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Students should organize against war and empire

Christians have a moral obligation to challenge war profiteers and militarists.   |   infopls.com

 

As planes dropped iron fragmentation bombs and napalm on the jungles of Vietnam, television sets nationwide in the 1960s and 70s displayed grainy images of a country swept by a culture of student protest and activism against the first “living room war.” As the United States quietly adds Yemen to the long dossier of countries it has bombed, news of the latest intervention was met with shrugs and apathetic nods. If Biolans are to pray for the victims of war and empire, we should pray with our feet. Students should protest and march and find new ways to influence public discourse on war.

A Sanitized View

Despite several protests by anti-war veterans and concerned citizens, the anti-war movement will not likely materialize in the near future or ever. Modern war is sanitized from the airwaves — no more pictures of young American soldiers missing limbs or riddled with bullets are repetitively shown on the endless stream of cable news since the War in Vietnam. The Yemenis suffering from the U.S.-backed Saudi bombing campaign are deliberately silenced, first by bullets and bombs and next by the duty of the press to sell the war to the American public.

The U.S. military fired Tomahawk missiles at radar stations operated by Houthi Rebels in Yemen on Wednesday, Oct. 12. The airstrike was in retaliation against the failed missile attack on a U.S. naval destroyer off the Yemeni coast. The U.S. justifies their involvement in Yemen as part of the global “War on Terror.”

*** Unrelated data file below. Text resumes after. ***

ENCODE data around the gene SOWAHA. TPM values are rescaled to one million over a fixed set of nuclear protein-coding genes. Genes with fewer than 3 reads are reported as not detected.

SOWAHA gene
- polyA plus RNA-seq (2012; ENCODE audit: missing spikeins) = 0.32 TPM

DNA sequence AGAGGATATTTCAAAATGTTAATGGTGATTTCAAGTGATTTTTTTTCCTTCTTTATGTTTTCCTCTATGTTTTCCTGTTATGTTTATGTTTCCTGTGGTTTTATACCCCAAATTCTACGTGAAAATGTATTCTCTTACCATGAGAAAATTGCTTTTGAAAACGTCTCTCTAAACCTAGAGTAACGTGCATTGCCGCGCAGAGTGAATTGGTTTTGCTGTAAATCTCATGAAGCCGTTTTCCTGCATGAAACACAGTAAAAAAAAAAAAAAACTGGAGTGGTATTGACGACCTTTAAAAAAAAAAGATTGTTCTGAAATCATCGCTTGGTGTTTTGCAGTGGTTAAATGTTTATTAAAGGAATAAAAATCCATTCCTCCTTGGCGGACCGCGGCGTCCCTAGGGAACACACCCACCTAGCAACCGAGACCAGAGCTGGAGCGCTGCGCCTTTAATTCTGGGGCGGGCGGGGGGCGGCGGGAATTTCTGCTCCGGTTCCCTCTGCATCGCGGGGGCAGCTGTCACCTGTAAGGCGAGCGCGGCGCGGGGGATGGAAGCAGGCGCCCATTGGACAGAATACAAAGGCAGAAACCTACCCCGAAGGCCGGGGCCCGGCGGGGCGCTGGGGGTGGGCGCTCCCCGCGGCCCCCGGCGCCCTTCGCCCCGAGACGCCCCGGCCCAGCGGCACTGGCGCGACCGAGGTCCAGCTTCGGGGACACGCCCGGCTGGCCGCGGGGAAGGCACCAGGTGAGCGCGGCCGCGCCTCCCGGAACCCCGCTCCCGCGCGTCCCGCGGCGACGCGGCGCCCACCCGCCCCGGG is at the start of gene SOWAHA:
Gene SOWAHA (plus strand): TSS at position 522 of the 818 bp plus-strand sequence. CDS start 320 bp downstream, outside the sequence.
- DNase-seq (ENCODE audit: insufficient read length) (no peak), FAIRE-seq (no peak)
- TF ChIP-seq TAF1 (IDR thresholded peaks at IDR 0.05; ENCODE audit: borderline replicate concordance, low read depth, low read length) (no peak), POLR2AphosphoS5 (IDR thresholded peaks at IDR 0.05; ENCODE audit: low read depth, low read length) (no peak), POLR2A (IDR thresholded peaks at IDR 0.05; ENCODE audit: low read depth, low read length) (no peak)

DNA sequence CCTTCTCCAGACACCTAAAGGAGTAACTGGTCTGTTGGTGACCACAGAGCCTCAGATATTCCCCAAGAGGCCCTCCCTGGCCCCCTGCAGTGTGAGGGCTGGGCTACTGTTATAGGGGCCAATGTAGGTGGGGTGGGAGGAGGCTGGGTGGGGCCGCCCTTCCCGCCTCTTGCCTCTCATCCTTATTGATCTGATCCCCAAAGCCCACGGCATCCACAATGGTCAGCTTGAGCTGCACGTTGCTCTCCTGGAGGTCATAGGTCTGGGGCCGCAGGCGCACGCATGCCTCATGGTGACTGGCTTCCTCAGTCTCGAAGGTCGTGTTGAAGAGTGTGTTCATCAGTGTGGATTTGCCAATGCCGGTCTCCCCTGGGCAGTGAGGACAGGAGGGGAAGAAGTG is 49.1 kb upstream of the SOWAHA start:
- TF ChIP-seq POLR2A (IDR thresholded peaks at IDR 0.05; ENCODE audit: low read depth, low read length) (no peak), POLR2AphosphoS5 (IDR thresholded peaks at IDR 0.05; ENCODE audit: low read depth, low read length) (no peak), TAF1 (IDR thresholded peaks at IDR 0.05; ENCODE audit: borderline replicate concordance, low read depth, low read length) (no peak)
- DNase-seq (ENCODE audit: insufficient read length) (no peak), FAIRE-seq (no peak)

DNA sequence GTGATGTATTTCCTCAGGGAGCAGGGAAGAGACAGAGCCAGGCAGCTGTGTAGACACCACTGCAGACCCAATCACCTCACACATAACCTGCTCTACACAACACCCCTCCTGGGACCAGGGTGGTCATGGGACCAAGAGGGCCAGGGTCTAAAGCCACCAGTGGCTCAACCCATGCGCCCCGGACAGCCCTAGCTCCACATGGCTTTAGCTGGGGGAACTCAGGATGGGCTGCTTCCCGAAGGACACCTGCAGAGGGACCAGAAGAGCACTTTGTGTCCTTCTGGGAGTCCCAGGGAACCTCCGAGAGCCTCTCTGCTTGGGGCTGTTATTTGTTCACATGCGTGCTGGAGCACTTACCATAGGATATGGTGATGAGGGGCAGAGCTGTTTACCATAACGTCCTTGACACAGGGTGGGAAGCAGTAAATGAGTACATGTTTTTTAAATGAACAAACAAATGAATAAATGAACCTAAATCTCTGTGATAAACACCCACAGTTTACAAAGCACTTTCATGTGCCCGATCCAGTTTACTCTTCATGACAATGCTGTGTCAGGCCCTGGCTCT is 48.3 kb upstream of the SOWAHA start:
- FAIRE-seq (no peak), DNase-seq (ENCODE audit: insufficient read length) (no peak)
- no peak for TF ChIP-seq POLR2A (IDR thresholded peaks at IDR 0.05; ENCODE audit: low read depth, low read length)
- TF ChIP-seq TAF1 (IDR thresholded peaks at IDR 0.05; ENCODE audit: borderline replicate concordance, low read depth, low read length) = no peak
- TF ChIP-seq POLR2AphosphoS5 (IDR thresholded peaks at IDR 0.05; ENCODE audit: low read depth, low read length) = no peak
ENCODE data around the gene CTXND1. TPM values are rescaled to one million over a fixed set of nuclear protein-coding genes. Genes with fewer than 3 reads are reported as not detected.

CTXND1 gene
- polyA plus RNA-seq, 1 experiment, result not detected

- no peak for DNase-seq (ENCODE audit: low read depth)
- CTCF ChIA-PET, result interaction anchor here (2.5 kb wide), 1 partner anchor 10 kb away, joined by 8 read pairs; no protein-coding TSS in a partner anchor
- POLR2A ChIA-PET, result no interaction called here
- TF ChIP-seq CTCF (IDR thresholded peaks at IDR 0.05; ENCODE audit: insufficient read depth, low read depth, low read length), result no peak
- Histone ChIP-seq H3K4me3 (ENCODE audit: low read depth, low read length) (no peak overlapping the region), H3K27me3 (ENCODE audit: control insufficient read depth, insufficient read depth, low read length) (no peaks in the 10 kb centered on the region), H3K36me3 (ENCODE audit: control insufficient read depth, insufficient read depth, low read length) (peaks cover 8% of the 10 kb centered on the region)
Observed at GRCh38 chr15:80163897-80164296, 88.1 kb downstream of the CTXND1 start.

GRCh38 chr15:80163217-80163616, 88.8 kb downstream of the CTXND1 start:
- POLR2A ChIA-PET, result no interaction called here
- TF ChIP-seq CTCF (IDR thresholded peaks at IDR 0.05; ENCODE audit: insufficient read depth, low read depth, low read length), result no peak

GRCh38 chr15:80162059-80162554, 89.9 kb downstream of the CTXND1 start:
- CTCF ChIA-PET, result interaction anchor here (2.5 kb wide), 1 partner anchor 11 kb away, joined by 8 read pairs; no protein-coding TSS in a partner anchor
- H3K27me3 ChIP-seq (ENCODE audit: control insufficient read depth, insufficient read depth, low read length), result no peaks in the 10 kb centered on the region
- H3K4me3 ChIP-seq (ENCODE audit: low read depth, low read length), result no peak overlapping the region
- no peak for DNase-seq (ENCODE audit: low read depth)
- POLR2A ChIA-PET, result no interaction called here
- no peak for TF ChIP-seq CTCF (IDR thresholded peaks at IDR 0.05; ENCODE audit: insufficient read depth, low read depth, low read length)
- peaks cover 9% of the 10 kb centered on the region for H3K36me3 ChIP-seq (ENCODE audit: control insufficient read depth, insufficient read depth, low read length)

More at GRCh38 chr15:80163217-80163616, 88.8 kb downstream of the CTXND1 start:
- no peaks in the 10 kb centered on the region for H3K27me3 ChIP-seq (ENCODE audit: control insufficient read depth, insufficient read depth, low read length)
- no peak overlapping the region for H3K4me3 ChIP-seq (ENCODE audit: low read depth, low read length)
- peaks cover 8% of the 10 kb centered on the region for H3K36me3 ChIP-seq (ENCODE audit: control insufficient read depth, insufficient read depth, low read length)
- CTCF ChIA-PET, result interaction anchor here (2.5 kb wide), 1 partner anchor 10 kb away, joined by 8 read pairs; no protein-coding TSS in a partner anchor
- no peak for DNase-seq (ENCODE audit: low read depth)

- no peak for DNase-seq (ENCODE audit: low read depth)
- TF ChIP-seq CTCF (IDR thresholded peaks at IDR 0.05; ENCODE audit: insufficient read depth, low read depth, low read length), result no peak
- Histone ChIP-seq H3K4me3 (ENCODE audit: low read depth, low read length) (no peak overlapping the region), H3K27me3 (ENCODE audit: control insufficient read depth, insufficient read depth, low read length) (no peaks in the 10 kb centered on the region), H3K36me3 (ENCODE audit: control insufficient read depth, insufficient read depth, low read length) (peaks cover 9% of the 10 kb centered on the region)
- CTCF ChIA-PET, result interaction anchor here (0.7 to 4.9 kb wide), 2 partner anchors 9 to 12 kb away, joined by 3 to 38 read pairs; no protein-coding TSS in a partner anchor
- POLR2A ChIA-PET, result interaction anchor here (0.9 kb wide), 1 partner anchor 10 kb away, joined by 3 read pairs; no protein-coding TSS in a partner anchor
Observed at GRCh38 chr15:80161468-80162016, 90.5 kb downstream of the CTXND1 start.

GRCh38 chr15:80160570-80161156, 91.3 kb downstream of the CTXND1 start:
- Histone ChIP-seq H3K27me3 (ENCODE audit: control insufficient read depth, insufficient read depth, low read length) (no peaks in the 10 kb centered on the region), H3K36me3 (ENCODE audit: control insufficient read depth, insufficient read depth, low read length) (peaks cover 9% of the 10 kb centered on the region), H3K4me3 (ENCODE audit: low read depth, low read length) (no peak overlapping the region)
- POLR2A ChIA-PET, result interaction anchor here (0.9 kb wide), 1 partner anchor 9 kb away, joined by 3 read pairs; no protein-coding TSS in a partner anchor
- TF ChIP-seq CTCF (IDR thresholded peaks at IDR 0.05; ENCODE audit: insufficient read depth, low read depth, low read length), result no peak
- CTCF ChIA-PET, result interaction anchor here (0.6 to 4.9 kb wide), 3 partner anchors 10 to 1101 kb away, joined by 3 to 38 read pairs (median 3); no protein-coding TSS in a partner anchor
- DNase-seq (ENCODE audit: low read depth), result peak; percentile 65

Shouded in secrecy 

Since the inception of the Yemeni civil war two years ago, the Pentagon has been supplying financial support, intelligence and military aid to Saudi Arabia — a country whose bombing campaign has killed and maimed countless civilians in Yemen. According to a press release by the U.S. Central Command, “The U.S. military conducted three counterterrorism strikes against al-Qa'ida in the Arabian Peninsula” before, but this is the first time American warplanes targeted Houthi rebels.

Shrouded in secrecy, our wars are increasingly being fought by proxy forces or special forces. It is understandable why students are not protesting at nearly the same magnitude as the Vietnam war student protests. 18-year-olds are not being drafted, and, for the most part, American soldiers have distanced themselves from the front lines with laser-guided missiles and drone strikes.

A fortune from war

War is not the only issue — it is the issue. According to an Al Jazeera article, a team of researchers and legal experts called “The Cost of War” estimated, “U.S. conflicts have cost more than 600,000 military and civilian lives, resulted in more than seven million refugees and displaced people, and run-up perhaps nearly $13 trillion in financial costs over the lifetimes of the conflicts.” Just recently, the Saudi-led coalition used American-manufactured MK-82 guided bombs in an attack that killed more than 140 people and wounded 525.

The war economy and its civilian contractors has made a fortune selling weapons to Saudi Arabia, who has used the war to commit war crimes in Yemen. As Christians, we have a moral obligation to challenge war profiteers and militarists. It is not enough we pray with our mind and our hearts. We must pray with our feet and organize against war and empire. No war, regardless of the adversary, can be considered just if it does not receive approval from the public.

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